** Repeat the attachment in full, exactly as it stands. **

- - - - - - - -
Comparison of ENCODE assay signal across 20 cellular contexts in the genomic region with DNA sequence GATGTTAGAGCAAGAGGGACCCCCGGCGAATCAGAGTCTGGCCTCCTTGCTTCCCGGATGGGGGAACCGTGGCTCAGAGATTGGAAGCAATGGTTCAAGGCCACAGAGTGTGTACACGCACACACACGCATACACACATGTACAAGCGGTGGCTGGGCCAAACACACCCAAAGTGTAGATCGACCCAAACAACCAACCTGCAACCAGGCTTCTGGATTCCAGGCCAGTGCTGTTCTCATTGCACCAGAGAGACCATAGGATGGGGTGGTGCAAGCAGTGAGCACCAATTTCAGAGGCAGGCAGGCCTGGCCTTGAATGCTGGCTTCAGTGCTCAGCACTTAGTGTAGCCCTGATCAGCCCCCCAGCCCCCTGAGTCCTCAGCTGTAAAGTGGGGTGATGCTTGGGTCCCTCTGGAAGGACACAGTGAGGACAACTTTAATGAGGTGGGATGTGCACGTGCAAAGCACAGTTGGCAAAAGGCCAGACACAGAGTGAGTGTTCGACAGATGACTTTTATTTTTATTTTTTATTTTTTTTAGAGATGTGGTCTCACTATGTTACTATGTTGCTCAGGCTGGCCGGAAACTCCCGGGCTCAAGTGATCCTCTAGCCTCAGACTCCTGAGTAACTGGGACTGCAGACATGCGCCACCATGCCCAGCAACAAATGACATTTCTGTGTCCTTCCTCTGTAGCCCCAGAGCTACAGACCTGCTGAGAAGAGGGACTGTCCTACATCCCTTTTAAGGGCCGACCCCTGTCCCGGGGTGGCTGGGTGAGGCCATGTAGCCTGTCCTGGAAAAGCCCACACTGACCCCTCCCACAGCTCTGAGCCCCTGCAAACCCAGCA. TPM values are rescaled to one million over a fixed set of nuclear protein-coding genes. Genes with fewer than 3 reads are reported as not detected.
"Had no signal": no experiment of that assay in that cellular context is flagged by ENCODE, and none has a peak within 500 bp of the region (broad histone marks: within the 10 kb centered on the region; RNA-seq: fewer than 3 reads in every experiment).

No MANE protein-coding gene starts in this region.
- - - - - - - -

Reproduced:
Comparison of ENCODE assay signal across 20 cellular contexts in the genomic region with DNA sequence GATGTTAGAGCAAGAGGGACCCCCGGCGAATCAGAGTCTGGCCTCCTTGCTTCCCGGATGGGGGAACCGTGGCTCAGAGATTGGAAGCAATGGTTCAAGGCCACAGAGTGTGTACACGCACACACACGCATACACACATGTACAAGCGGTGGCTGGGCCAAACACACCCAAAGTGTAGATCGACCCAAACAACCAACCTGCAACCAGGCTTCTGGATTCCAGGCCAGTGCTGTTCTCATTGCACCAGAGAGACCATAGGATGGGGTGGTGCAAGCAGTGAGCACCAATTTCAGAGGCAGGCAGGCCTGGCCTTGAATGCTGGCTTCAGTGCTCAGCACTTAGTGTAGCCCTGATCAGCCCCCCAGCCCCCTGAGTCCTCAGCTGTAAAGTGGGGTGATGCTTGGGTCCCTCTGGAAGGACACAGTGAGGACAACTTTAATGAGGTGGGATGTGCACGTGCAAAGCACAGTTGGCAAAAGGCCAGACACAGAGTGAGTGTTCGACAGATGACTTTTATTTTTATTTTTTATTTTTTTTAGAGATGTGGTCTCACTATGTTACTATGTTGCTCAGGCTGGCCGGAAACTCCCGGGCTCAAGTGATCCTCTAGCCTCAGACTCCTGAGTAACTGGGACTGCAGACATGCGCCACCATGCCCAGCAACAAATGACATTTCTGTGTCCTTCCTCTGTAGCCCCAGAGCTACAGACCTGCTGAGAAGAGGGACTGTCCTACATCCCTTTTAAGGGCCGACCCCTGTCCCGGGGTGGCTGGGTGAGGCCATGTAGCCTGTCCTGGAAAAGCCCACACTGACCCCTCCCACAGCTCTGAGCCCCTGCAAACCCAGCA. TPM values are rescaled to one million over a fixed set of nuclear protein-coding genes. Genes with fewer than 3 reads are reported as not detected.
"Had no signal": no experiment of that assay in that cellular context is flagged by ENCODE, and none has a peak within 500 bp of the region (broad histone marks: within the 10 kb centered on the region; RNA-seq: fewer than 3 reads in every experiment).

No MANE protein-coding gene starts in this region.